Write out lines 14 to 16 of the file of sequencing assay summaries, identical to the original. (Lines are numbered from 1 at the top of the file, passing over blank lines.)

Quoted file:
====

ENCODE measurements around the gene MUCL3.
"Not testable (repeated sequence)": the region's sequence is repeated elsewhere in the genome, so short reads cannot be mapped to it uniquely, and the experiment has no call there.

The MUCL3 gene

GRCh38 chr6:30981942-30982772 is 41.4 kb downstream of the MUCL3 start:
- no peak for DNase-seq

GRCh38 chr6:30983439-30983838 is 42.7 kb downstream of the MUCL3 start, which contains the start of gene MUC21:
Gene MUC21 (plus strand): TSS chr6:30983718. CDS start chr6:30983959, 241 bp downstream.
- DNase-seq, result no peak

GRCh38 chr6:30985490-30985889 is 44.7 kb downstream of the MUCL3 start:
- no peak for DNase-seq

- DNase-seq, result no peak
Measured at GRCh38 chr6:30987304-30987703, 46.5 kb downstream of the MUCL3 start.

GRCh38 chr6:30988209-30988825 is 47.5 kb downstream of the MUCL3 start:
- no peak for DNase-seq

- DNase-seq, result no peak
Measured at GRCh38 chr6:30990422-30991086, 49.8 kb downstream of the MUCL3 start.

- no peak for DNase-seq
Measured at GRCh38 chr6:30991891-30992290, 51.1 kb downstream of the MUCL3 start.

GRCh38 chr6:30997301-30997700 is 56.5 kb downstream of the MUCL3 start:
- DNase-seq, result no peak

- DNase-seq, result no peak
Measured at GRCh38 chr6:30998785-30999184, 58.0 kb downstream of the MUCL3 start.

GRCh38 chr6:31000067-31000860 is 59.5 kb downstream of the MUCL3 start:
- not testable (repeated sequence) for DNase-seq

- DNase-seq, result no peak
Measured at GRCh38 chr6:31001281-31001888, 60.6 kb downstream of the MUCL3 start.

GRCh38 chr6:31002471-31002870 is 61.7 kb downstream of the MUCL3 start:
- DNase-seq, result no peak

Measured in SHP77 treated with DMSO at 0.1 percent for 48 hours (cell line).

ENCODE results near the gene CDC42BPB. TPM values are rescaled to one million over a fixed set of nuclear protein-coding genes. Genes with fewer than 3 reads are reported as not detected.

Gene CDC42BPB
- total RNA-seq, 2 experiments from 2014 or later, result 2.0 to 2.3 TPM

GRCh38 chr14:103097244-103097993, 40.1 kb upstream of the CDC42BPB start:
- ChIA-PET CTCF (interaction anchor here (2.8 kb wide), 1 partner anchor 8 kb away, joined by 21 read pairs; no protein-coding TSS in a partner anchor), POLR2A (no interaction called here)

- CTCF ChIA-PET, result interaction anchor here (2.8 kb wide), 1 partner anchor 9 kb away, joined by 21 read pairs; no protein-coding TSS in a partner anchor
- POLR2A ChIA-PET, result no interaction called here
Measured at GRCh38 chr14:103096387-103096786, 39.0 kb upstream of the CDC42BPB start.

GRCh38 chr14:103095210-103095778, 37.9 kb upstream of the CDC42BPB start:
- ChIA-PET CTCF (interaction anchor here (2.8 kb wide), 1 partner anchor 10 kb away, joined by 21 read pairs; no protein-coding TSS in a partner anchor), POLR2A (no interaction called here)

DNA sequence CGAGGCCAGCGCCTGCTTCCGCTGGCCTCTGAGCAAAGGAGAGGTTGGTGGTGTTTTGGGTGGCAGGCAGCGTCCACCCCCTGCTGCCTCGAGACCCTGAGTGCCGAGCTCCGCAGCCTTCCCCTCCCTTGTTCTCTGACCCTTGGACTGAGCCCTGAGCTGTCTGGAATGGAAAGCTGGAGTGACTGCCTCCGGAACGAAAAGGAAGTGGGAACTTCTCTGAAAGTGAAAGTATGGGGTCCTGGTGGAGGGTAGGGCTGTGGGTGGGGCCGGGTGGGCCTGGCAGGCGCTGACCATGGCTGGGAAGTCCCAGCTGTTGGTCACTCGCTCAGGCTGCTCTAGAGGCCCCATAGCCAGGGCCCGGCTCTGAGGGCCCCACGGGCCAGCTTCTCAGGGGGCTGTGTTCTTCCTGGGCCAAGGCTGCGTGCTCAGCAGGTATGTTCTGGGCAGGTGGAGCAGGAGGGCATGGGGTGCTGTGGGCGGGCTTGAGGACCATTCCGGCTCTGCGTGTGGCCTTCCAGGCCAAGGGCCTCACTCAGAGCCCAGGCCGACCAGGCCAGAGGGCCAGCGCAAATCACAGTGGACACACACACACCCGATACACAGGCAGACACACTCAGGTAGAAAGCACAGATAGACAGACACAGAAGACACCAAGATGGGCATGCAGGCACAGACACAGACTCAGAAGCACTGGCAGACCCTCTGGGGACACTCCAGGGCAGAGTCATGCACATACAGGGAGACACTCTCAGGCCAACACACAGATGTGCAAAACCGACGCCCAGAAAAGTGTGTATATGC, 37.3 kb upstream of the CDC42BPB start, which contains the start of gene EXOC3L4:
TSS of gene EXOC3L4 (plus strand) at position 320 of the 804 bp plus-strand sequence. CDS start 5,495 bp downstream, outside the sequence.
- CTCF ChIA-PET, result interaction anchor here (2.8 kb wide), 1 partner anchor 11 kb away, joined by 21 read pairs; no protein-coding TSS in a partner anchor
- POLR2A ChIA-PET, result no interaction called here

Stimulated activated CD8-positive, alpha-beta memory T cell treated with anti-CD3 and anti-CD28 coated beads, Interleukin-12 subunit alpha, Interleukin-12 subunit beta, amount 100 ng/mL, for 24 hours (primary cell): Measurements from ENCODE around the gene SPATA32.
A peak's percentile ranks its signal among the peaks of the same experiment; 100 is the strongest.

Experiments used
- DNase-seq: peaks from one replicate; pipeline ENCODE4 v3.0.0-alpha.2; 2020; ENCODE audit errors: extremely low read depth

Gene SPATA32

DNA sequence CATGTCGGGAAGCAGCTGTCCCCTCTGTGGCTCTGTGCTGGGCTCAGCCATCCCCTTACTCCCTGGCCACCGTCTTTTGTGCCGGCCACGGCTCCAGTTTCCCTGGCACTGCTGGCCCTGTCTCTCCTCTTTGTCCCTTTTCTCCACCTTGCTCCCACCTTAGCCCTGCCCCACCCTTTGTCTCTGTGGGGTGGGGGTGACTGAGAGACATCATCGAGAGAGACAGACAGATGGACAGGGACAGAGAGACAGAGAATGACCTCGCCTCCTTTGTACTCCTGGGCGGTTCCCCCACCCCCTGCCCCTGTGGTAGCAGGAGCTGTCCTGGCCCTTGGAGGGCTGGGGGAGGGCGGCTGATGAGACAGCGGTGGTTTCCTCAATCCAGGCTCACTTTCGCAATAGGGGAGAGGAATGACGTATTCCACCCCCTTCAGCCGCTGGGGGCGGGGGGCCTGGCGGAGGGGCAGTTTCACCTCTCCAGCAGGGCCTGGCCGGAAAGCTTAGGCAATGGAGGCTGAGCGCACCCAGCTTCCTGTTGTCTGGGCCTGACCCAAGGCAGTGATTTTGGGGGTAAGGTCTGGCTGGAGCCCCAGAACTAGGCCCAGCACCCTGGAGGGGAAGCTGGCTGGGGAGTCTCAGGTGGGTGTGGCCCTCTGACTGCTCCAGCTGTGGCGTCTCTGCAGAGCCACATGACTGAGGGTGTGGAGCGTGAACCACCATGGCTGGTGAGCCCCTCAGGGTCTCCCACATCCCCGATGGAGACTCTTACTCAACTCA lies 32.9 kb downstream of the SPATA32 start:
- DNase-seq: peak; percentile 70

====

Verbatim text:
- no peak for DNase-seq

- DNase-seq, result no peak
Measured at GRCh38 chr6:30990422-30991086, 49.8 kb downstream of the MUCL3 start.